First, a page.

Hundreds of bank clients in the Argentine city of Gualeguaychú suffered the effects of the ongoing battle of this city against the construction of pulp mills in neighboring Uruguay when bills with the inscription Oust Botnia were retained by cashiers.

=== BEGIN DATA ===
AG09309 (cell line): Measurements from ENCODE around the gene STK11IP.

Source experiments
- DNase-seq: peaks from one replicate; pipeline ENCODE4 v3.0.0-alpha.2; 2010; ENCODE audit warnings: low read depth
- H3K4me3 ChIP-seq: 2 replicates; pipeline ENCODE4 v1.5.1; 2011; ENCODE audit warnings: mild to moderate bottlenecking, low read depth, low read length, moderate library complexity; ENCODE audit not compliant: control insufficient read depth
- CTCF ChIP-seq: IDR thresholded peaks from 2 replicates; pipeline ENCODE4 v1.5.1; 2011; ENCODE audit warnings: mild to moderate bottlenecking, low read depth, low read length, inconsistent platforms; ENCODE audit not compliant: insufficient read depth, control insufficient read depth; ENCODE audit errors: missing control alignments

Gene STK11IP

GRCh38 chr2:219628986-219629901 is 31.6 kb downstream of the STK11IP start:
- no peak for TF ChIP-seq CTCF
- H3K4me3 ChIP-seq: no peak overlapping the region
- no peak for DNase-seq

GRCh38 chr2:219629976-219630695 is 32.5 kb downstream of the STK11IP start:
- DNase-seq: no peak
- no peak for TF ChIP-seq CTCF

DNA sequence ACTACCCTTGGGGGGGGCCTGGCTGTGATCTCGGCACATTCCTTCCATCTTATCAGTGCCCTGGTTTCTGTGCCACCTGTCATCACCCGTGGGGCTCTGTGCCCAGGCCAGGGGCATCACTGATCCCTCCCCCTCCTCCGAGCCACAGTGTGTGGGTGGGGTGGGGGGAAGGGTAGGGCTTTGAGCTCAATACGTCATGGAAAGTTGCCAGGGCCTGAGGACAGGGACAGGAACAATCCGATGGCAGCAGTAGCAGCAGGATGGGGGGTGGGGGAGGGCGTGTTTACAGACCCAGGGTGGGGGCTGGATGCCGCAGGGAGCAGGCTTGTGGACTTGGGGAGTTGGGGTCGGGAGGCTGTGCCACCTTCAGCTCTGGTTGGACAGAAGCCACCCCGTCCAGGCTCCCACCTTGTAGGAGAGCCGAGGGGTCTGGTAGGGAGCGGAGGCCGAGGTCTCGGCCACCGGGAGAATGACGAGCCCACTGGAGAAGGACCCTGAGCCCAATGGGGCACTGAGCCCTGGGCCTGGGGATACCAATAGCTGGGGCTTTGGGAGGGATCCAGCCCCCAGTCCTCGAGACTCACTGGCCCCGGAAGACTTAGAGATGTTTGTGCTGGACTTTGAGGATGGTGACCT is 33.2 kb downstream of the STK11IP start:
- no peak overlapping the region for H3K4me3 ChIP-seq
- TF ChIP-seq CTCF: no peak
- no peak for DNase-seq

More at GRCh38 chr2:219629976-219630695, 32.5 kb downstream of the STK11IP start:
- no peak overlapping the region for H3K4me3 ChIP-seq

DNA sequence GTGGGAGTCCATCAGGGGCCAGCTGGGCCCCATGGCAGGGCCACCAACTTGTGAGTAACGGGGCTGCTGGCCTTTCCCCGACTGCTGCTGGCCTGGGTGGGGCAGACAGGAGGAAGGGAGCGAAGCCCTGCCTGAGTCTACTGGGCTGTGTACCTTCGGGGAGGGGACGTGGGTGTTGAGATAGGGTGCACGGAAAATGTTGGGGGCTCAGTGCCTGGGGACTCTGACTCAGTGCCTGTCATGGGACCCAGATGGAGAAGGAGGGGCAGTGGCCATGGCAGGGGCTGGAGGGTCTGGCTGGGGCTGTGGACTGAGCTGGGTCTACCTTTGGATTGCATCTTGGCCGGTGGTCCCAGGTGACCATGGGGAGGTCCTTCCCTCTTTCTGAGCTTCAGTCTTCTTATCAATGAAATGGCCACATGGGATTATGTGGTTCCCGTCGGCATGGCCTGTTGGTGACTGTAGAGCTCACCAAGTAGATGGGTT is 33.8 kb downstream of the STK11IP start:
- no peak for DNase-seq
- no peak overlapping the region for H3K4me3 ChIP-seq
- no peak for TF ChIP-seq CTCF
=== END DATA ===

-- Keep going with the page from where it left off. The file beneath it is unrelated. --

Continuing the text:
Thousands of Argentine legal tender bills of all denominations have been illegally stamped with a seal in black ink showing an open hand in alert position and reading "Oust Botnia" in reference to the Finnish Botnia-Orion pulp mill plant under construction in Fray Bentos, just across from Gualeguaychu and which environmentalists and residents want relocated alleging pollution risks to water and air. People who in good faith accepted the bills and went to the banks for different operations were faced with the uncomfortable surprise that following Argentine Central Bank rulings on money circulation, local branches retained the bills. These rules force banks to retain such bills and not exchange them, if they have been voluntarily damaged. Branches then stamp with indelible ink "No value" and they are shipped to the Central Bank for their destruction. "The bills are not false but are catalogued as "deteriorated" and must then follow the 60 days destruction process", said a spokesperson for a local bank. According to the Gualeguaychu press local bank branches ignore who stamped the bills and had them circulate. The pulp mills dispute between Argentina and Uruguay is now on its third year and has seen the case taking to consideration before the International Court of The Hague and Mercosur disputes' tribunal. Gualeguaychu residents supported by environmentalists have been blocking access to bridges leading to Uruguay in protest over the construction of the pulp mills. Uruguay has the support of the World Bank which is partially financing the Finnish company Botnia Orion pulp mill and the European Union backed with accumulated environmental impact assessments which downplay the claims of Gualeguaychu residents. This Friday when the Botnia-Orion begins trials at the plant, pickets are planning to block the three international bridges leading to Uruguay and possibly the main ferry terminal in Buenos Aires from where five to seven thousand travelers cross daily to Uruguay.